Skip to main content

NSU Grad Donates Organ to Fellow Alumnus

Two Norfolk State University grads who formed a “brotherhood” when they were college roommates nearly 30 years ago shared their love for each other in a different type of way this Valentine’s Day — a living donor organ transplant that will help save one of their lives. It was also National Donor Day.

Richard Koonce, 62, of Sandusky, Ohio, a former Norfolk State assistant professor, received a portion of the liver of his former college roommate, Steve Robinson, 57, of Teaneck, New Jersey, at the Cleveland Clinic in Cleveland, Ohio, on Feb. 14. Koonce was diagnosed with primary sclerosing cholangitis (PSC) in 2019, which causes scarring within the bile ducts. The chronic disease can cause severe liver failure, infections, and tumors on the bile duct and liver, according to the American Liver Foundation.

The two men will join a small number of Black patients across the United States who have undergone a living donor transplant procedure.

Nationally, the U.S. Department of Health and Human Services Office of Minority Health reports that Blacks make up the largest group of minorities in need of organ transplants. In 2020, the most recent data set available, the office reported that 28.5 percent of the total candidates waiting on organ transplants were Black, while only 12.9 percent were total organ donors in 2020. Additionally, the total number of Black living donors was 390, while the total of living White organ donors was 4,129.

When Koonce was first diagnosed with PSC he tried several treatment options, but eventually chose to seek out a living donor. Initially, he only reached out to immediate family members, but no one had the same Type O blood. Robinson was unaware of Koonce’s condition until he disclosed it to him during a reunion meeting last summer. Though they have always kept in touch, it was their first time seeing each other in about 20 years.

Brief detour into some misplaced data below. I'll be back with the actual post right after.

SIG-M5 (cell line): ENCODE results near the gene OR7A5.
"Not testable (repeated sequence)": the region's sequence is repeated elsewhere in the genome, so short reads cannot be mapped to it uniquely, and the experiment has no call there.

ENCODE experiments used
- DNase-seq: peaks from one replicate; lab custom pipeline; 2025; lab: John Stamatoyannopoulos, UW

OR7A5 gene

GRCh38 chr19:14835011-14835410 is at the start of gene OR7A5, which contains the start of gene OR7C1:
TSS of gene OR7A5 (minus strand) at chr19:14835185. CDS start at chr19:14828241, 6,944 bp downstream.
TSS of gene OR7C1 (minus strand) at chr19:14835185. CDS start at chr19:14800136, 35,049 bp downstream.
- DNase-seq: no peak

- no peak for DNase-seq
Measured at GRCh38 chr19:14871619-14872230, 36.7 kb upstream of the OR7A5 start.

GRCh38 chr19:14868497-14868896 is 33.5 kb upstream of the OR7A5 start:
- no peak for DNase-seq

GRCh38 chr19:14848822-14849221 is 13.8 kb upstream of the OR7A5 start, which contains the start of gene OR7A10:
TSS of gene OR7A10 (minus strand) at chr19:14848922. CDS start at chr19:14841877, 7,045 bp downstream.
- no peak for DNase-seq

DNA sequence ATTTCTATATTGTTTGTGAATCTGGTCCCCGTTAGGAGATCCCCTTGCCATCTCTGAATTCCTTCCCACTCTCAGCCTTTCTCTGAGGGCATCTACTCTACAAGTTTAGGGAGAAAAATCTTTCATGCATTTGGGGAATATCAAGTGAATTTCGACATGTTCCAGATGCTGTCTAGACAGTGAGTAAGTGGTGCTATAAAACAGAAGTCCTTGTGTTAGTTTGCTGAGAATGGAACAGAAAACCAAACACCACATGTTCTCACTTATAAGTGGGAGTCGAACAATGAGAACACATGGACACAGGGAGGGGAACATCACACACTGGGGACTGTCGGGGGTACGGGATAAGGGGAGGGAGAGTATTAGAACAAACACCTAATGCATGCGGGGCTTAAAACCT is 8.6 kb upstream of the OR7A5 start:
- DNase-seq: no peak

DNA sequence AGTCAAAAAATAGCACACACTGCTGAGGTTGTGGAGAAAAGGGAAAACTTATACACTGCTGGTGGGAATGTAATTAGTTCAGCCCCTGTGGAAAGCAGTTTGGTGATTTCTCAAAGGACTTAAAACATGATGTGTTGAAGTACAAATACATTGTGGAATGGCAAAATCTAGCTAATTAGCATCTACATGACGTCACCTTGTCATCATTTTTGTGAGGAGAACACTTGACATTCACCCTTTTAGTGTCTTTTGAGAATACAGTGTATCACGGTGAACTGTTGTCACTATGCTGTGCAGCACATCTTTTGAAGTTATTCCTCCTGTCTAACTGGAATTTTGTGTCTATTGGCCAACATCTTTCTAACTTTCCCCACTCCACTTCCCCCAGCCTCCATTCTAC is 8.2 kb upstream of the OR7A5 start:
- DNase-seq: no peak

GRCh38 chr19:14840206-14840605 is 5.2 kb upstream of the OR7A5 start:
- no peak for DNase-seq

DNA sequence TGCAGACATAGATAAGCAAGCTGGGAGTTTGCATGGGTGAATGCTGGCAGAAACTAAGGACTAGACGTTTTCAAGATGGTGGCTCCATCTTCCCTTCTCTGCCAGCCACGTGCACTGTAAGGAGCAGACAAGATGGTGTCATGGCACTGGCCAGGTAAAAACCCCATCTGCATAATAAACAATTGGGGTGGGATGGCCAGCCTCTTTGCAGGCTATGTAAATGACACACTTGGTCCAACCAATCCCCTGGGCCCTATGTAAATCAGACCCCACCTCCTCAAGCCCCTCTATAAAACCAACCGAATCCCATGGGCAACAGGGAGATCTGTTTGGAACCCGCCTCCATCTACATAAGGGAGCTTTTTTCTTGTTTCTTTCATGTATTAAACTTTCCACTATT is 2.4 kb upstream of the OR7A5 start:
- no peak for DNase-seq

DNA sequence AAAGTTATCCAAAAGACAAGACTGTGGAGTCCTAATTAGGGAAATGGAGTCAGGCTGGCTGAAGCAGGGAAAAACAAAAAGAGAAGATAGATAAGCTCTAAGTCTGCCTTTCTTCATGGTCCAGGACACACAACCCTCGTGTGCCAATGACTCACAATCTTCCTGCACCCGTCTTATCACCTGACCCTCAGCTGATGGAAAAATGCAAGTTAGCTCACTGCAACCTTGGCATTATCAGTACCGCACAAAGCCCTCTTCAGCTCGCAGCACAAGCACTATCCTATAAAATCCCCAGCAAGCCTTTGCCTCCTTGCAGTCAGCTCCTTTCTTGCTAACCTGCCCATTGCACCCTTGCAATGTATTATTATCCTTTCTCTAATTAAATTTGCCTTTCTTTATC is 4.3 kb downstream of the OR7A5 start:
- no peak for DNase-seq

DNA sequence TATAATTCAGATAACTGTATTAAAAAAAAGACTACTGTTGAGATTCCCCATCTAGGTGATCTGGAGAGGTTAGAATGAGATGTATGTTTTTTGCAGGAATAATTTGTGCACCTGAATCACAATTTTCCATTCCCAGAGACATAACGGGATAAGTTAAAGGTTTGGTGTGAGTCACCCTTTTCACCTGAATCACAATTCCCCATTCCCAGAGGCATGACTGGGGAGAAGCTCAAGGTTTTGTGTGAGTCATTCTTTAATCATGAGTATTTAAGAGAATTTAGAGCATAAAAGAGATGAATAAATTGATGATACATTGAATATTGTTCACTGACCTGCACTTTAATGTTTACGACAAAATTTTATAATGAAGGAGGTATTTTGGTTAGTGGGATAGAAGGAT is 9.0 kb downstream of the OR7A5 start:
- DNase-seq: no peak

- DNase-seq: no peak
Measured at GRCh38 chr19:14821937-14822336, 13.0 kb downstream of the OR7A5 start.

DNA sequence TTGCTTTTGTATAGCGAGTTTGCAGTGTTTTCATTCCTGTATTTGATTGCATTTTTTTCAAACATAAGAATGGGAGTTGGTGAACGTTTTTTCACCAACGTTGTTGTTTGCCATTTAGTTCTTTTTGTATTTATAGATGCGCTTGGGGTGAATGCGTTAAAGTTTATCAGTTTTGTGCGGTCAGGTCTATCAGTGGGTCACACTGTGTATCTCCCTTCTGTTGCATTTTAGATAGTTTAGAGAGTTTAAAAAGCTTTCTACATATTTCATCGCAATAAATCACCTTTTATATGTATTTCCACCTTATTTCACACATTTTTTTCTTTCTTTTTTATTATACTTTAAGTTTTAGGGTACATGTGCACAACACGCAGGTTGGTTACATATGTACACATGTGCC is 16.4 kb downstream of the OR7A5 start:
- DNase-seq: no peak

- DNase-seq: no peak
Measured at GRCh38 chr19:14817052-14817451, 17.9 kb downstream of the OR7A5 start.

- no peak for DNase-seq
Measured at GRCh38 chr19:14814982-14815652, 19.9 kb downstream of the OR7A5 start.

“I was excited to see him and his family, it was a beautiful moment,” Koonce said. “I didn’t want to tell him about my PSC, but he could tell something was going on.”

When Robinson realized he had the same blood type, he said there was no question in his mind that he wanted to help.

“I love Richard…he is the man that introduced me to my wife and helped me get on the right track…we helped each other grow as men,” Robinson said. “He (Richard) is someone who always looks out for others, and this is a way I can be there for him.”

The two men say their “brotherhood” was formed during their experiences together as students at Norfolk State University, Virginia’s largest historically Black College and University. They were both nontraditional students when they attended Norfolk State in the 1990s. Koonce enrolled at NSU after serving in the U.S. Air Force. Robinson enrolled at NSU when he was in his early 20s. They first met while working behind a bar at a restaurant in Norfolk. When they realized they both attended NSU, the two decided to become roommates.

“The HBCU experience is a beautiful thing—you get love, nurturing, encouragement and lifelong friendships,” Robinson said. “When I graduated from NSU I felt I could accomplish anything, and those sentiments still hold true today.”

After they graduated from Norfolk State, Koonce began a career in journalism and later earned a Ph.D. He has worked in higher and public education for more than 25 years, and currently serves as a college prep director and head girls’ basketball coach for Sandusky Public Schools. Robinson worked as a designer at newspapers in California and New Jersey. He now operates his own graphic design firm in New Jersey.

Koonce said he is thankful for his friend and brother.

“I am a spiritual person, and this experience has reaffirmed my faith,” Koonce said. “Eventually, this PSC would take its toll. Steve is giving me the gift of life.”